Friday, December 30, 2011

Austerity: the Greek road to hell

A beggar in Syntagma square, Athens, 27.12.2011
As the Euro crisis unfolds, and the European social model remains under attack by the mindless political armies of orthodox neoliberalism, spread across the continent in positions of power, and the bankers they represent, all is hardly well in Greece. The Greeks, having served as lab-rats for extreme-austerity, have come to realize one thing: Austerity is not a fiscal programme. It is a political project: a project of societal and financial sabotage, aiming at a radical upwards redistribution of wealth in an already very unequal country - indeed a whole continent. This is how the austeritarian disaster zone looks like from the ground:

  • Back to the Caves: "Dozens of homeless people in Athens will spend the Christmas holidays in the sheltering caves of Philopappou Hill, away from the rain and the cold weather.
    According to two reports conducted by the Ministry of Health and the Municipality of Athens and published by Real News, there are many new age homeless, who once were businessmen and traders, and are now penniless, lying on the streets.
    The shocking truth is that among those people there are families as well."
  • Homeless in Athens
    Meet the new homeless: With an average age of 47, 11% of Greece’s homeless have a university degree (!) and 23.5% hold a high school diploma, while only 9.3% are illiterate. The new Greek homeless class members have laptops and iPhones, remnants of their “old” lives. “They come to us in suits with their laptops in hand. These citizens a couple of months ago had ordinary lives. They had a job, a home and car,” says Nikitas Kanakis, the head of Doctors Without Borders in Athens. Counselors from the Department of Homeless Services describe a similar situation. “We even have homeless from suburbs like Kifisia and Voula [upper class suburbs of Athens]! They come  here with their laptops and expensive smart phones they once used for their work, shocked and depressed”.
  • Hunger: Athens Mayor George Kaminis told the daily that the city's homeless had increased by around 20 per cent while queues at soup kitchens organised by municipal and church organisations were up 15 per cent."Care workers no longer meet typical homeless people, they meet a person who likely had a perfectly organised life weeks previously," said Kaminis, who has asked for additional state funding for city welfare services."We have noticed a dramatic increase in our mess halls over the recent period," added Chrysostomos Symeonidis, head of the Athens archdiocese poverty fund. "We distribute over 10,000 meals on a daily basis and 250,000 meals are given out nationwide on a weekly basis," Symeonidis said... [oh and Starvation Recipes are all the rage]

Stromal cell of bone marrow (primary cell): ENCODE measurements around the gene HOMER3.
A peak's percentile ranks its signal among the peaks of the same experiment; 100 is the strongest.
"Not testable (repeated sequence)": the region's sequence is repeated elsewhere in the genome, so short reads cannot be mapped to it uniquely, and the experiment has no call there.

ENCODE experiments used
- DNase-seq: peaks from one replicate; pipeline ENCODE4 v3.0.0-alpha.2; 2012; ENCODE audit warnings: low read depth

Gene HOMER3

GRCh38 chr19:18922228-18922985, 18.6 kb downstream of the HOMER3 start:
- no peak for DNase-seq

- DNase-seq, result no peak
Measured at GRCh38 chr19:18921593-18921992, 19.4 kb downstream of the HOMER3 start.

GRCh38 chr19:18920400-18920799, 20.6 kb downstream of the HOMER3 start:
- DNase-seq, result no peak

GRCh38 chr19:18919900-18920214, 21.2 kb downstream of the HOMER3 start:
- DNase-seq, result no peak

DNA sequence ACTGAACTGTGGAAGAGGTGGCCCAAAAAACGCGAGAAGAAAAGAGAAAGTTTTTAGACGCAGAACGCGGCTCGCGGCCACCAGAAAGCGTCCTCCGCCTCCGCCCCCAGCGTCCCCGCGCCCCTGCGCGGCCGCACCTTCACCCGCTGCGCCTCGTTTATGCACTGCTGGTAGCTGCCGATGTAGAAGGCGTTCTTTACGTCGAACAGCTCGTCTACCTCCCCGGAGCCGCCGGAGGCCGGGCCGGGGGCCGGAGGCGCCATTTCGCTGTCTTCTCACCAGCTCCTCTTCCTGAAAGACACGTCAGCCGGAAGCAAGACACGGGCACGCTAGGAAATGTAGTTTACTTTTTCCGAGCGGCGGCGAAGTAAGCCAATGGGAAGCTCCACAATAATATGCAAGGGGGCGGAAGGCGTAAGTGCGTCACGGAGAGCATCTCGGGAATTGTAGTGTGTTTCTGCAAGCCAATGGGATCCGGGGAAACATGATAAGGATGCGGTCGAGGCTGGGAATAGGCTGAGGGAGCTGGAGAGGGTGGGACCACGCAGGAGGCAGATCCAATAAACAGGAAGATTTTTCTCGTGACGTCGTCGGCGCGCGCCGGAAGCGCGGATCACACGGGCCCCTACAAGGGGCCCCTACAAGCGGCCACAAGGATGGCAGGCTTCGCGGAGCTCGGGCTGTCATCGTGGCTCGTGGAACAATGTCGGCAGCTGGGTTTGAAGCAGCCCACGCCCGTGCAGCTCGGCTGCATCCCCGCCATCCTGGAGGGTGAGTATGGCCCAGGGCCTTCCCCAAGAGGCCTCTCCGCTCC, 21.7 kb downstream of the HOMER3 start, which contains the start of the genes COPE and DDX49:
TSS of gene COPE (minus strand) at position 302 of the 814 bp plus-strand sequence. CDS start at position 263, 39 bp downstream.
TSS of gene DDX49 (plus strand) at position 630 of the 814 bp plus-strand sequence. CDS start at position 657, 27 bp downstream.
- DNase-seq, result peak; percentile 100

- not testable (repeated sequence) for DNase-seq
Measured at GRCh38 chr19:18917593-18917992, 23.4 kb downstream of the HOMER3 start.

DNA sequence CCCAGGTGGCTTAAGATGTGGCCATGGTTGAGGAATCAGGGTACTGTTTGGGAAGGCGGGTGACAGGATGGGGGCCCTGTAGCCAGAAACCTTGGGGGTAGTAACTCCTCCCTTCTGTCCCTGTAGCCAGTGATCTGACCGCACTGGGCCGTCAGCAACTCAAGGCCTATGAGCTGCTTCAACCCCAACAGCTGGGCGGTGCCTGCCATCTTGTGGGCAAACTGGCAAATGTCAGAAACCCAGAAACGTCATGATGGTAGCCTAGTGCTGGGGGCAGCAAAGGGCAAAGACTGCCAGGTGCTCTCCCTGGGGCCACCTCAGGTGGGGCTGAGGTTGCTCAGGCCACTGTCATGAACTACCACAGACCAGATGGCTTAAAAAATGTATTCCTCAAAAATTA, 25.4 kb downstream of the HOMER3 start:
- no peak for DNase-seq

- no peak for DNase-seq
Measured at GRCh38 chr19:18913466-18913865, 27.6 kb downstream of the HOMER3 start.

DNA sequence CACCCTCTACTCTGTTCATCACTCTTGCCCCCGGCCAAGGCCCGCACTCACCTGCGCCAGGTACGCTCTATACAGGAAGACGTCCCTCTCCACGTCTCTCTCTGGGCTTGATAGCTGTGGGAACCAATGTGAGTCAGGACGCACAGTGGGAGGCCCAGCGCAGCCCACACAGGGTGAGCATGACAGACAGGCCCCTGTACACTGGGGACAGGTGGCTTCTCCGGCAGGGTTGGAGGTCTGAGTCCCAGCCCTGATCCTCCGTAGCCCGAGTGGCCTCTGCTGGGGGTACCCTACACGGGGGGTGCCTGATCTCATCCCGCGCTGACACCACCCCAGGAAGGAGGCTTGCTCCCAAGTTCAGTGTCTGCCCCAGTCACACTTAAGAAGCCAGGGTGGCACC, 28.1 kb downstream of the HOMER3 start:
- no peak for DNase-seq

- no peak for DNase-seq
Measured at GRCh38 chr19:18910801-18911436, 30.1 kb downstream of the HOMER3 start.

• ...hunger in the schools:  “Our pupils faint due to starvation. We see our pupils coming to school with holes in their shoes. They don’t even have money to buy food from the school canteen”
  • Which then leads to abandoned children: 'Propelled by poverty, 500 families had recently asked to place children in homes run by the charity SOS Children's Villages, according to the Greek daily Kathimerini. One toddler was left at the nursery she attended with a note that read: "I will not return to get Anna. I don't have any money, I can't bring her up. Sorry. Her mother."'
  • The disabled are also victims of the policies pursued: "In August, a five-year-old program providing deaf people with interpreters was suspended after the government abruptly cut its funding to less than half. Overnight, 15,000 deaf people around Greece were left without help to report a crime to the police, rent a house or go to a job interview. Funding cuts have opened up gaps across welfare services, with slashed services and longer waiting times for vulnerable groups including the blind, recovering organ-transplant patients, autistic children, and paraplegics in need of physiotherapy"

  • At the same time the already decrepit health system is further eroded according to The Lancet: "Overall, the picture of health in Greece is concerning. It reminds us that, in an effort to finance debts, ordinary people are paying the ultimate price: losing access to care and preventive services, facing higher risks of HIV and sexually transmitted diseases, and in the worst cases losing their lives. Greater attention to health and health-care access is needed to ensure that the Greek crisis does not undermine the ultimate source of the country's wealth—its people". Giving birth is now a luxury activity. I suppose women are expected to give birth at home by themselves - a great way to bring infant and maternal mortality to truly third world levels...